Total RNA was extracted from cultured cell lines using the TRIzol reagent (Invitrogen) and reverse transcribed with random primers using the PrimeScript™ RT Master Mix (Perfect Real Time; Takara Biotechnology Co. Ltd., Dalian, China) according to the manufacturer’s instructions. qRT-PCR was performed to detect the levels of PKCs and β-actin using SYBR® Premix Ex Taq™ (Tli RNaseH Plus; Takara Biotechnology CO. LTD., Dalian, China) and the LightCycler™ 480 II system (Roche, Basel, Switzerland). β-actin was used as the internal control for each gene. The primer sequences are listed in Additional file 1: Table S1.
The relative levels of expression were quantified and analyzed using the LightCycler™ 480 software 18.104.22.168.2 (Roche, Basel, Switzerland). The real-time value for each sample was averaged and compared using the Ct method. The relative expression level (defined as the fold change) of each target gene (2-ΔΔCt) was normalized to the endogenous β-actin reference (ΔCt) and compared to the amount of the target gene in the control sample, which was calibrated to 1.0. Three independent experiments were performed to analyze the relative gene expression, and each sample was tested in triplicate.
Protein extraction and western blotting
Cells were harvested in RIPA lysis buffer (Beyotime, Shenzhen, Guangdong, China) and boiled for 10 min at 90 °C. Protein concentrations were measured using the BCA assay. Approximately, 50 μg of the protein extract from cultured cells or 100 μg from fresh surgical bladder tissues were separated by 10% SDS-polyacrylamide gel electrophoresis (SDS-PAGE). The gels were then electrotransferred onto polyvinylidene difluoride (PVDF) membranes (Millipore, Billerica, MA, USA), which were then incubated with the indicated primary antibodies in 5% nonfat milk in TBS-T overnight at 4 °C. Next, the membranes were washed for 15 min and immediately incubated with anti-rabbit or anti-mouse horseradish peroxidase-conjugated secondary antibodies for 1 h at 37 °C. The housekeeping protein α-Tubulin (Sigma-Aldrich, St. Louis, MO, USA) was used as an internal control for the total protein measurement, and Histone H3 (Abcam, Cambridge, MA, USA) was used as a nucleoprotein reference. The bands were visualized using ECL reagents (Transgen Biotechnology, Beijing, China) on a MicroChemi Chemiluminescent Imaging System (DNR Bio-Imaging Systems, Mahale HaHamisha, Jerusalem, Israel). The densitometric values were calculated using the ImageJ 1.46r software (Wayne Rasband, National Institutes of Health, Bethesda, MA, USA), and the ratios of the target protein to α-tubulin/Histone H3 were used to conduct the statistical analysis.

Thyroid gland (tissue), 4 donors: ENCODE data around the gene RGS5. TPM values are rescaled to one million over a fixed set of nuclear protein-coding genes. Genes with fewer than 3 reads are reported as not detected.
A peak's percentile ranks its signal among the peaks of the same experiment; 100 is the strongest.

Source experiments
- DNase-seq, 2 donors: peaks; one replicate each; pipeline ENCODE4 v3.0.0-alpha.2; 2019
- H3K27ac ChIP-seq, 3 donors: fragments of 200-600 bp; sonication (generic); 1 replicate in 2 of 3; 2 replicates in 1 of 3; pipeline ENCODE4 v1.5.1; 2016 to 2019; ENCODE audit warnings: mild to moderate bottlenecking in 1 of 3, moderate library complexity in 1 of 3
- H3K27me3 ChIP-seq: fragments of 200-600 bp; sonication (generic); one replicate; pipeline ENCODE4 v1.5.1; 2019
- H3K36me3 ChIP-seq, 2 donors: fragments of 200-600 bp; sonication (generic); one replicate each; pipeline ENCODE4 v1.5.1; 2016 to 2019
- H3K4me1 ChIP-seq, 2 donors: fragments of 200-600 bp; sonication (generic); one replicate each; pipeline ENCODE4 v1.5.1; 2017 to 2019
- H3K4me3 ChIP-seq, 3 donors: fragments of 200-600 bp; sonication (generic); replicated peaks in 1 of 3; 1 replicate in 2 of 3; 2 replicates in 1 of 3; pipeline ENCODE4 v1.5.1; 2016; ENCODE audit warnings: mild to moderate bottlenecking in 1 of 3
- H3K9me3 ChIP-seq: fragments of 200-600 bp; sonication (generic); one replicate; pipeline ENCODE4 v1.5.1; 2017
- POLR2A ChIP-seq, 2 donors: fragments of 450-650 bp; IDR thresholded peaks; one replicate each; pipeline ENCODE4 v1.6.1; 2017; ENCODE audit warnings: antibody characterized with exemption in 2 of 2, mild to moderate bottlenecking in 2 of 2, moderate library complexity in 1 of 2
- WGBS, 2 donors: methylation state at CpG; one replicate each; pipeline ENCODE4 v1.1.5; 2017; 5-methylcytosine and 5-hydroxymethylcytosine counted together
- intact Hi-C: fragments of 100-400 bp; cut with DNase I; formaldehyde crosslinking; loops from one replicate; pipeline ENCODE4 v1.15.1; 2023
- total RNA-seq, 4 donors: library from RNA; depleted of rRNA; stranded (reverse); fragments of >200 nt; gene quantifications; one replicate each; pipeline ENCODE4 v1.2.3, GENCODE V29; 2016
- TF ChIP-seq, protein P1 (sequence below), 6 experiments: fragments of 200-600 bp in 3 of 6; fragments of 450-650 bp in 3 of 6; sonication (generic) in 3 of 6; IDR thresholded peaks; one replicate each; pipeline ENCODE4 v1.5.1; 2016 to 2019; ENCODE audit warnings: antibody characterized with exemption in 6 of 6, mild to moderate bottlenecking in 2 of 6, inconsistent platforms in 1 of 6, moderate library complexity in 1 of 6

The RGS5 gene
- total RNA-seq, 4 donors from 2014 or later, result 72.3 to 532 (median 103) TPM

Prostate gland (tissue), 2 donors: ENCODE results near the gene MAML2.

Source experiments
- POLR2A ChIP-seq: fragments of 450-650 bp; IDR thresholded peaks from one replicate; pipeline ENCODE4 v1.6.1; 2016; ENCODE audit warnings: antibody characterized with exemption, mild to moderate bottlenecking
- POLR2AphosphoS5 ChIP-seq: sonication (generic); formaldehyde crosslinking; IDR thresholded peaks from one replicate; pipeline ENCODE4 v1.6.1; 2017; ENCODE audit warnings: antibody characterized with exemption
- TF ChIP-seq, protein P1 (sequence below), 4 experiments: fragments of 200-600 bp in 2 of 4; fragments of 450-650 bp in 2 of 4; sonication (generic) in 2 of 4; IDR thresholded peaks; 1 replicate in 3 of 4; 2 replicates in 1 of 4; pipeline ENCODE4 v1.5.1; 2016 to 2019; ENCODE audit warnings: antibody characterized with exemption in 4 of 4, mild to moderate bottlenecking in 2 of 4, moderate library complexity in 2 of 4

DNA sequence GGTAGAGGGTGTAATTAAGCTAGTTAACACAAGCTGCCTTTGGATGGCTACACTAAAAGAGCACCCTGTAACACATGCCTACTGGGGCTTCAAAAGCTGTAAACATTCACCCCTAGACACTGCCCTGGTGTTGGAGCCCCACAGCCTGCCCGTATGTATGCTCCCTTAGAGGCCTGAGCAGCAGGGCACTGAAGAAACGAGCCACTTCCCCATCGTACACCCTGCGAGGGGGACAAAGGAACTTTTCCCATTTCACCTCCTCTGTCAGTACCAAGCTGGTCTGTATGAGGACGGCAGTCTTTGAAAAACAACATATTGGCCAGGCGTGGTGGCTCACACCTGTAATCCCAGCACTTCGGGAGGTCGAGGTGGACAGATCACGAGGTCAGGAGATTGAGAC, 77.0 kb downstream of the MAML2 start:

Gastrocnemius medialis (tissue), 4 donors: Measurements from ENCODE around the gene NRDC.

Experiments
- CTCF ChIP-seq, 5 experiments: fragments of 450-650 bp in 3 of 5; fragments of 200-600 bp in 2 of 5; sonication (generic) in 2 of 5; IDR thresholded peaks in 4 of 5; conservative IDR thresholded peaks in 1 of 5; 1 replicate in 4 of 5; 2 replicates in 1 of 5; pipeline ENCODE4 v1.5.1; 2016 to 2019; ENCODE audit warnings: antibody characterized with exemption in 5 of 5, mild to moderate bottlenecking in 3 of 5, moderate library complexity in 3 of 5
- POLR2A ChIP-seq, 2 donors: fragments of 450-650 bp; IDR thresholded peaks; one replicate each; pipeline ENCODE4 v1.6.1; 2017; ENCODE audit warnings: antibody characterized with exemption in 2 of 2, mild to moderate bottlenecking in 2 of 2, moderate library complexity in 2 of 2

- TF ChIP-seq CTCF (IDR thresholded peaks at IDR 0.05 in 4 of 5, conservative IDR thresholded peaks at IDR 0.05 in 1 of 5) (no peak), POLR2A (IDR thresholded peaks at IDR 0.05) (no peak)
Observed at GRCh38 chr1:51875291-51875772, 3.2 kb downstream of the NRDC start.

The Nuclear and Cytoplasmic Protein Extraction Kit (Beyotime, Shenzhen, Guangdong, China) was used to extract the nuclear and cytoplasmic proteins from cultured cells and tissues, according to the manufacturer’s protocol. Briefly, cells were washed with cold phosphate buffered saline (PBS), resuspended in buffer containing 1 mM DTT and 1 mM PMSF, and incubated on ice for 15 min. Detergent was added, and the cells were vortexed for 30 s at the highest speed. The nuclei and supernatant (cytoplasm) were separated by centrifugation at 4 °C. The nuclei were resuspended in buffer containing 1 mM DTT and 1 mM PMSF, incubated on ice for 30 min, and vortexed with interruptions. Nuclear extracts were collected by centrifugation at 14,000×g for 10 min at 4 °C. For nuclear protein extraction of tissues, 60 mg of frozen bladder tissues were excised, immediately suspended in buffer containing 1 mM DTT and 1 mM PMSF, homogenized on ice, and then incubated for 15 min. The subsequent procedure was the same as that for the cell nuclear and cytoplasmic protein extraction.